It’s the rare 19-year-old who knows exactly what he wants to do as a career. Even rarer, is the one that graduates high school and steps confidently into his or her field of choice. That’s Evanston’s Kweku Collins, bursting onto the hip-hop scene. He signed with management company Closed Sessions in Chicago just before graduating high school, and his seven-song EP, Say It Here While It’s Safe, and his recent full-length album, Nat Love, garnered rave reviews on sites like Pitchfork and publications like The FADER and Billboard. A couple of his tracks, “Ghost” and “Lonely Lullabies” are nearing the million streams mark on Spotify. This month, he sets out on his first European tour dates, and, in a few months, he’ll perform on live television on The Late Show with Stephen Colbert.
“Ninety percent of Nat Love was written from my bedroom,” says Collins. “I have a microphone that plugs directly into my computer. I run Logic [the music production program], I got some speakers, I have a keyboard. Then, me and my dad took a shelf, put soundproofing in it, covered it in blankets, and then we put the microphone in there.”
He uses this lo-fi approach to produce a really clean sound, pairing straightforward beats with synth, samples of acoustic instrumentation, and re-timed loops underneath a steady stream of evocative lyrics, vocal hooks, and memorable, catchy melodies. It’s rap, it’s hip hop, it has R&B leanings, a dash of reggae, and a solid pop sensibility. His sound implies a maturity beyond his years.
But he’s been at it for a long time. He first started writing his own lyrics six years ago, at the age of 13. He’d find the beats from his favorite songs on YouTube, just the isolated tracks without vocals, pull them into a user-friendly music editing program called Garageband, and rap his own lyrics on top of them. It wasn’t long before he was fleshing out the rest of the songs underneath the lyrics with his own beats and melodies.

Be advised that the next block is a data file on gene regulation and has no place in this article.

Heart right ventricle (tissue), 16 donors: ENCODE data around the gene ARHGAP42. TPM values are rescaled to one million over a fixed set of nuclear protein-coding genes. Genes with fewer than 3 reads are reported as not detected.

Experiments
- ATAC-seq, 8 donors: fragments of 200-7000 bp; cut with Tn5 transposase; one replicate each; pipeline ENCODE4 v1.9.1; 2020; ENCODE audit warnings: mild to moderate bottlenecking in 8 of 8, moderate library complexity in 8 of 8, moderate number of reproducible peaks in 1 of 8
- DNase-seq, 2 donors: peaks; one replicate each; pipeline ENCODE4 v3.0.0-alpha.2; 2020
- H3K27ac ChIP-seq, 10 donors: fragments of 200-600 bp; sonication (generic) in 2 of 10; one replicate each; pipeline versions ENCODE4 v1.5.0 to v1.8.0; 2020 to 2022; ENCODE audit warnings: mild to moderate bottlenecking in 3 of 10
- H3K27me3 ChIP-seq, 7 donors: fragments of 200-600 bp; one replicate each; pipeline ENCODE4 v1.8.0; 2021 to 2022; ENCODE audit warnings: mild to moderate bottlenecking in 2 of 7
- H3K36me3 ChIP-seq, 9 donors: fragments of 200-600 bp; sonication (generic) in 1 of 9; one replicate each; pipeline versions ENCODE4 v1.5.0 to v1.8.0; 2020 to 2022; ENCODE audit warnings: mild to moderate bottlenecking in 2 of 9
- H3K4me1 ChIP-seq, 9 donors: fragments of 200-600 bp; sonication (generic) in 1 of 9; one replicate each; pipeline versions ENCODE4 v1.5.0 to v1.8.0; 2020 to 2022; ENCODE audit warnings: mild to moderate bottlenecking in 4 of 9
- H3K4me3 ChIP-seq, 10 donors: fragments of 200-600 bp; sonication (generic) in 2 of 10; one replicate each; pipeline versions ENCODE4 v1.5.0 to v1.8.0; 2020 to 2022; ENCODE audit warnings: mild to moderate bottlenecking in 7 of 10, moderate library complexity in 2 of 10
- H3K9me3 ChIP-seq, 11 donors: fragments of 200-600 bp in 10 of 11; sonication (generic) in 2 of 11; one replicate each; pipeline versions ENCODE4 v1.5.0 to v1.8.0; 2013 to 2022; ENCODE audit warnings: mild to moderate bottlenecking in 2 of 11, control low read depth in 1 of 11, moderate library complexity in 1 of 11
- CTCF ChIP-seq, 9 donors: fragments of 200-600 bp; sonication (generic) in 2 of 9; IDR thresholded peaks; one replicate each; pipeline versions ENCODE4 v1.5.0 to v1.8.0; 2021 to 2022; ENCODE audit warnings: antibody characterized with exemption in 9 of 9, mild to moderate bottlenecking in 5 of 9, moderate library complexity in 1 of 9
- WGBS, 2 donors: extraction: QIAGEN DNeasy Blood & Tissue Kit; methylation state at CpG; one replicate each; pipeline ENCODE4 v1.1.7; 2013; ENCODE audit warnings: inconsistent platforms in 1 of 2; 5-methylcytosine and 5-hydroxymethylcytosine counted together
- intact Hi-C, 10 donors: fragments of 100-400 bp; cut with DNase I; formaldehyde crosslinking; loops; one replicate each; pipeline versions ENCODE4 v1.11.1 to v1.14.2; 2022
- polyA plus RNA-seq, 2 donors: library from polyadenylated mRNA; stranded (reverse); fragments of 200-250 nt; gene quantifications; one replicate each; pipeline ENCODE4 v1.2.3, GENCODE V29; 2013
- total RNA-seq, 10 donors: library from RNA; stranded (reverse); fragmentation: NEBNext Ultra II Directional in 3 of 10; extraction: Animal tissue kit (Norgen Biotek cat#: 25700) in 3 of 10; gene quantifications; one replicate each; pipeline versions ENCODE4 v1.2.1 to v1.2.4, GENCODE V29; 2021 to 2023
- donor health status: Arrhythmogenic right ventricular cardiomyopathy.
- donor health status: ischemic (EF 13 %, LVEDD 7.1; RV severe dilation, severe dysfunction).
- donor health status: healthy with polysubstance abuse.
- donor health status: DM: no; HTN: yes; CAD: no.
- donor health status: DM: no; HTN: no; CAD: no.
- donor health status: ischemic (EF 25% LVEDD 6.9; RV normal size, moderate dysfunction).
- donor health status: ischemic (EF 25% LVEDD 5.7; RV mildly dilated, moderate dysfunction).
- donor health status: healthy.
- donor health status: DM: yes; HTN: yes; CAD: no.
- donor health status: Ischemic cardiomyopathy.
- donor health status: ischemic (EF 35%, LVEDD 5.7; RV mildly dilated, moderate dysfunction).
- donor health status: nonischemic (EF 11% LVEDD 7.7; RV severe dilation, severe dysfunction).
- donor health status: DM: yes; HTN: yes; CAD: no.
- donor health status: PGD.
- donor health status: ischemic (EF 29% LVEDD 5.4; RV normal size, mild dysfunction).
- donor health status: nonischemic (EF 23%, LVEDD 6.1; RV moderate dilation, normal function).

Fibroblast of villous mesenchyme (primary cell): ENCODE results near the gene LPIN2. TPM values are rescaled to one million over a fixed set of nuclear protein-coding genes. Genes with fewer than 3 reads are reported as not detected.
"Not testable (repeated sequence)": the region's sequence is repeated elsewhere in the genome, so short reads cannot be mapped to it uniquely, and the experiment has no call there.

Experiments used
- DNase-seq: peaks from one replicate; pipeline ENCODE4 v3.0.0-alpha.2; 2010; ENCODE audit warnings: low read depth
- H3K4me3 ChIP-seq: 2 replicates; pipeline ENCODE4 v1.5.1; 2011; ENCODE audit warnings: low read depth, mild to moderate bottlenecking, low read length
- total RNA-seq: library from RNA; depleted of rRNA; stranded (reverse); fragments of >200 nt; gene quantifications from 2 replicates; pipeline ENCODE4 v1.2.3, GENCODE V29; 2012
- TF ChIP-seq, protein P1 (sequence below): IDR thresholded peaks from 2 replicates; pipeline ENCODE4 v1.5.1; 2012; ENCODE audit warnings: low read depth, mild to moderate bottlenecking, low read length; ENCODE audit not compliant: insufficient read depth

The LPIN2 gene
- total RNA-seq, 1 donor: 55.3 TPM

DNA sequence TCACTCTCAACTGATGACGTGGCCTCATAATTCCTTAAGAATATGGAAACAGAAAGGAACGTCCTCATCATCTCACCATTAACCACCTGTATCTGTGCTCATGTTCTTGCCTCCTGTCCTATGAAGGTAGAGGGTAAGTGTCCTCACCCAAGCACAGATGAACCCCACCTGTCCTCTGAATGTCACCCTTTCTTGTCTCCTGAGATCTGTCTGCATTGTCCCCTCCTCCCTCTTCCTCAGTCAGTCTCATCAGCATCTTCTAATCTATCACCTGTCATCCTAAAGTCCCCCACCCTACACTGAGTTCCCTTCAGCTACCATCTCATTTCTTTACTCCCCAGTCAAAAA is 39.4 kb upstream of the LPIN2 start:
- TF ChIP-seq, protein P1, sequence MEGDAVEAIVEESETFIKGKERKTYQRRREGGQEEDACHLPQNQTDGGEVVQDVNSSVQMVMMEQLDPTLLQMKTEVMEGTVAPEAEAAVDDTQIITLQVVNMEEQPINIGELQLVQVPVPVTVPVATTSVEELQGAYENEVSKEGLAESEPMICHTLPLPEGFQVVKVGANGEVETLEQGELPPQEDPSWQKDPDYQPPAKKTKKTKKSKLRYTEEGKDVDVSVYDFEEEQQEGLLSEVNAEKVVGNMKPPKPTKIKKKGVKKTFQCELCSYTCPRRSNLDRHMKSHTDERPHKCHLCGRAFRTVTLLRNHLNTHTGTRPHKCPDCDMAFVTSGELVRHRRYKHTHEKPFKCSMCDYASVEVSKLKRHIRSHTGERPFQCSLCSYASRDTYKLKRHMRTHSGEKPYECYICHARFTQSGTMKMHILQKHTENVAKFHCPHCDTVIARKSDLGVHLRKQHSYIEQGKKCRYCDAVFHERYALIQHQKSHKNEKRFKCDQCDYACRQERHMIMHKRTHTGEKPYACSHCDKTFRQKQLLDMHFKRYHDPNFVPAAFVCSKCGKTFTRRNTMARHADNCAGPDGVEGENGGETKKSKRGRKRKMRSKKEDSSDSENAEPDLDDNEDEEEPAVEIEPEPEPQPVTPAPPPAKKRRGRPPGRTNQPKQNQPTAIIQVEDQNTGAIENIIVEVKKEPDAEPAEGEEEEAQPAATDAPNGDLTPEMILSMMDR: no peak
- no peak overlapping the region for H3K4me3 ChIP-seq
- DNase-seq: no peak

“I like sparse [backing tracks],” Collins says. “I just love simple and dusty. That’s the stuff that I really respond to. I’m a simple dude. I don’t like glitz and glamour, and I try to treat my music the same way. We can get it sparkling, I can get it there, but to me, the best music is simple and soulful.”
Toward the end of high school, Collins realized he had a sound to sell, so he started pushing his work out to music blogs. At the same time, he sent one email to Closed Sessions.
“All the artists that I looked up to and saw doing amazing things, they all came through Closed Sessions at some point,” Collins says. “I just shot them an email. I was like, ‘I put this project out. I don’t want anything. I’m not asking to be signed. If anything, I know you exist, now, you know I exist. And they hit me back within three days, like, ‘This sh** is awesome. What’s your goal? What’s the endgame?’”
After he signed with Closed Sessions, he started getting more exposure. He made a music video for his single “Stupid Rose,” which helps to convey his age a little better as he skateboards though town, hangs out with friends, and sits on a curb, eating tacos from a taco truck. He played a tour through the Midwest before heading out to New York with his manager for a press run, culminating with an interview on Real Late with Peter Rosenberg, a venue known for highlighting up-and-comers.
One of Collins’s tracks, “Kings,” was recently chosen as the soundtrack to represent a current arc of the Marvel Comics character Black Panther, written by Ta-Nehisi Coates, in a recap video on Marvel Entertainment’s YouTube channel.
All of this has happened in just over a year. Evanstonians that want to see Collins work his magic live can get tickets to a show at Thalia Hall on October 20, his last area show before he heads off to Europe.
“I always told my homies and my parents, ‘If music doesn’t work out, then I guess I’ll go to college,’” Collins says. “Everybody told me, ‘Naw, dude, you gotta fix your priorities.’ But music worked. Right at the last minute, too. I was like, ‘See?’”